What about those who have never heard of Jesus?

As a pastor I am periodically asked difficult questions of faith. One question I was asked recently is the fate of those who have never heard of Jesus Christ. My response to this person's question is listed below.

One of the perennial questions of Christianity regards the fate of those who have never heard of Jesus Christ. After all, if Jesus is the way, the truth, and the life and no one comes to God except through Him (John 14:6), then how do you process the untold millions (in the present and in history) who have never even heard His name or have only a vague or inaccurate picture of Who He is?

The question behind the question is the very heart of God. Is He really loving? Would God condemn someone unfairly? Will there be someone burning for eternity in hell who, under different circumstances, would have trusted in Jesus but didn't have the chance because of the "unluckiness" of their place of birth, the religion that they were raised in, and/or the laziness of Christians in getting the gospel to them?

Scripture makes it very clear that God is loving (1 John 4:7-8), He is no respecter of persons (Acts 10:34), shows no favoritism (Romans 2:11), completely knows people's hearts (Jeremiah 17:10), knows all realities as well as all possible realities (Psalm 139:1-6), desires all men to be saved and to come to the knowledge of the truth (1 Timothy 2:3-6), takes no pleasure in the death of the wicked (Ezekiel 33:11), and is in complete control of the salvation process (2 Thessalonians 2:13). God's salvation plan is universal and His reach is unlimited.

Key verses which show the universality of God's redemptive plan and which assure us that the Judge of all the earth will do right (Genesis 18:25) are as follows:

Romans 1:18-23 — God reveals Himself to the heart of every person through creation and also through some kind of personal inner witness (conscience, conviction, etc.). What may be known about God is plain to them, because God has made it plain to them. (Romans 1:19)

John 1:9 — Jesus is the Light that gives light to every person who enters the world. There is some kind of inner witness given by Jesus to all people.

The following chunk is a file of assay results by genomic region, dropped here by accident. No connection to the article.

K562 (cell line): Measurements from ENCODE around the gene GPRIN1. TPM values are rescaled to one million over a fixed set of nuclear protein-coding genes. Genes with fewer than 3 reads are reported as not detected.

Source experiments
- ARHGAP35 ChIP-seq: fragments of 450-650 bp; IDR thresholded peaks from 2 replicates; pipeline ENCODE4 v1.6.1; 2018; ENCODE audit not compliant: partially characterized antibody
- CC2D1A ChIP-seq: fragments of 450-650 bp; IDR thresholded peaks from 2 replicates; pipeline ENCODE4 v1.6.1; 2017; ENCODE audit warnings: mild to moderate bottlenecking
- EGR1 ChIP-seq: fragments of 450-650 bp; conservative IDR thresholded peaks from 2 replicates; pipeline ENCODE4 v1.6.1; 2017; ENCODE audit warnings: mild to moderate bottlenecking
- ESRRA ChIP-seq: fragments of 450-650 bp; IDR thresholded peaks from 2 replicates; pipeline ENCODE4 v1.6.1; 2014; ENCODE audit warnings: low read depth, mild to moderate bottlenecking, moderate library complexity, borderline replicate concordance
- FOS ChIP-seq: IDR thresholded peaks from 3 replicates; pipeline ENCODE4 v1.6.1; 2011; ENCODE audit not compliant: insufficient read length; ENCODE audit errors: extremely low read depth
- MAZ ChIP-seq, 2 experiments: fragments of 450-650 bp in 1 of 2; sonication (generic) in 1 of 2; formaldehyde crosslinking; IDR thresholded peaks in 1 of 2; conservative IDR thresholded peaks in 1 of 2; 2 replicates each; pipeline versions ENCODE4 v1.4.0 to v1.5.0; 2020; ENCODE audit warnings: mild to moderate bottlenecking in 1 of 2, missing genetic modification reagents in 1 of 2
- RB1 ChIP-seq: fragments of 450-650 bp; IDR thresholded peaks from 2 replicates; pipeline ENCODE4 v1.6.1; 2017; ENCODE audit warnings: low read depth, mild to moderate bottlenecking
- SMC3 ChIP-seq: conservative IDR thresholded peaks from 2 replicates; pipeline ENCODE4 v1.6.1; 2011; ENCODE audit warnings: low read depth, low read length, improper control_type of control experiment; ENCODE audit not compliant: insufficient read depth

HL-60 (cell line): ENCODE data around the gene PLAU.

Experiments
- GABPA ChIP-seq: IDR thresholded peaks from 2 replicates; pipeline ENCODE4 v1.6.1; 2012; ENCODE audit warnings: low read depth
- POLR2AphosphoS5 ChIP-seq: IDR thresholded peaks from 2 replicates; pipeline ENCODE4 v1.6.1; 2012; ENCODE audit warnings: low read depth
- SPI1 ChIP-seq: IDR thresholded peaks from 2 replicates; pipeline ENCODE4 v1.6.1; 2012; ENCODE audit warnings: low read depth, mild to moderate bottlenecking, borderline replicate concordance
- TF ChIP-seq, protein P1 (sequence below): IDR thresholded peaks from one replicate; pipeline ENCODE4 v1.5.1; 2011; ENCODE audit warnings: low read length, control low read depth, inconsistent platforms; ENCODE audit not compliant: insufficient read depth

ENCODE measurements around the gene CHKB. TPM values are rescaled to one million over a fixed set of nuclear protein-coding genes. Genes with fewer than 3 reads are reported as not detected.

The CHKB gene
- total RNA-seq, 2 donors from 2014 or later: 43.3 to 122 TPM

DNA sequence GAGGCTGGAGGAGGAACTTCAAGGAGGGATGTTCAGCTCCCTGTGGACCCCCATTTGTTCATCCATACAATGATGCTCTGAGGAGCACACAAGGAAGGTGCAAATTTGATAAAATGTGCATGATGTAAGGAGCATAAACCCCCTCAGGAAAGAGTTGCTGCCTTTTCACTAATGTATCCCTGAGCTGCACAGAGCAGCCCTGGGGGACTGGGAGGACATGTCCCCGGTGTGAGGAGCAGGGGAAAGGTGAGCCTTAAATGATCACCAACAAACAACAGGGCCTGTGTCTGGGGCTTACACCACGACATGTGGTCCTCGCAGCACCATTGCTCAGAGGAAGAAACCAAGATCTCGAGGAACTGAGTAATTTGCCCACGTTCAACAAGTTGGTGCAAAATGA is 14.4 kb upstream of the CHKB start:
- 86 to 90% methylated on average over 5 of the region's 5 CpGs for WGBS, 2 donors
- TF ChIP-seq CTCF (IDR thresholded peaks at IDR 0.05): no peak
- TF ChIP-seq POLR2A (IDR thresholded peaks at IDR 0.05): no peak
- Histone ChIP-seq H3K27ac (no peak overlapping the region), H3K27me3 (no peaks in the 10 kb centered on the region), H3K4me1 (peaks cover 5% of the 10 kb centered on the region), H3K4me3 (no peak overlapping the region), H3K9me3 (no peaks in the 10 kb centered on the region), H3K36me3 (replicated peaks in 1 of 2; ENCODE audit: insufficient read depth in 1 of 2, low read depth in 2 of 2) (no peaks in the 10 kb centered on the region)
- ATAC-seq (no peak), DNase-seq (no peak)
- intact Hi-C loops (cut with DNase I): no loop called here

John 16:7-11 — The Holy Spirit convicts the entire world of sin, righteousness, and judgment. Again, another inner witness. Every person, in other words, knows deep down that there is a standard (righteousness), that they don't meet it (sin), and that they are responsible to God for not meeting it (judgment). The universal practice of giving excuses reveals this fact. We know we should do better. We know we are accountable. We know we fall short. Thus, we rationalize, excuse, blameshift, compare ourselves with others, deny the whole conscience thing as a repressive remnant of religion, compensate with extreme morality in other areas, or humbly take responsibility and seek redemption.

Acts 10:34-35 — I love this passage because it should bust our categories a little bit…or at least greatly challenge them. God sees the heart of every person in the world. And if someone fears Him and hungers for righteousness (as prompted only by the Spirit of God), God will accept him and, as in the case of Cornelius, will reveal more and more of Himself to him (dreams, unexpected messengers, inner convictions, missionary, etc.).

Acts 17:26-28 — Not only is it impossible that someone could be born in an "unlucky" place but God has put each person in the exact place and time they need to be in order to find Him. That's how much in control of the salvation process He is.

1 John 2:1-2 — Jesus' death is not only the propitiation for our sins but also for the sins of the whole world. In other words, God's wrath has been completely satisfied in Jesus' death. Nothing prevents reconciliation except the heart of an individual who rejects the conviction of His Spirit and speaks against (i.e., blasphemes) the Spirit's ministry in their heart.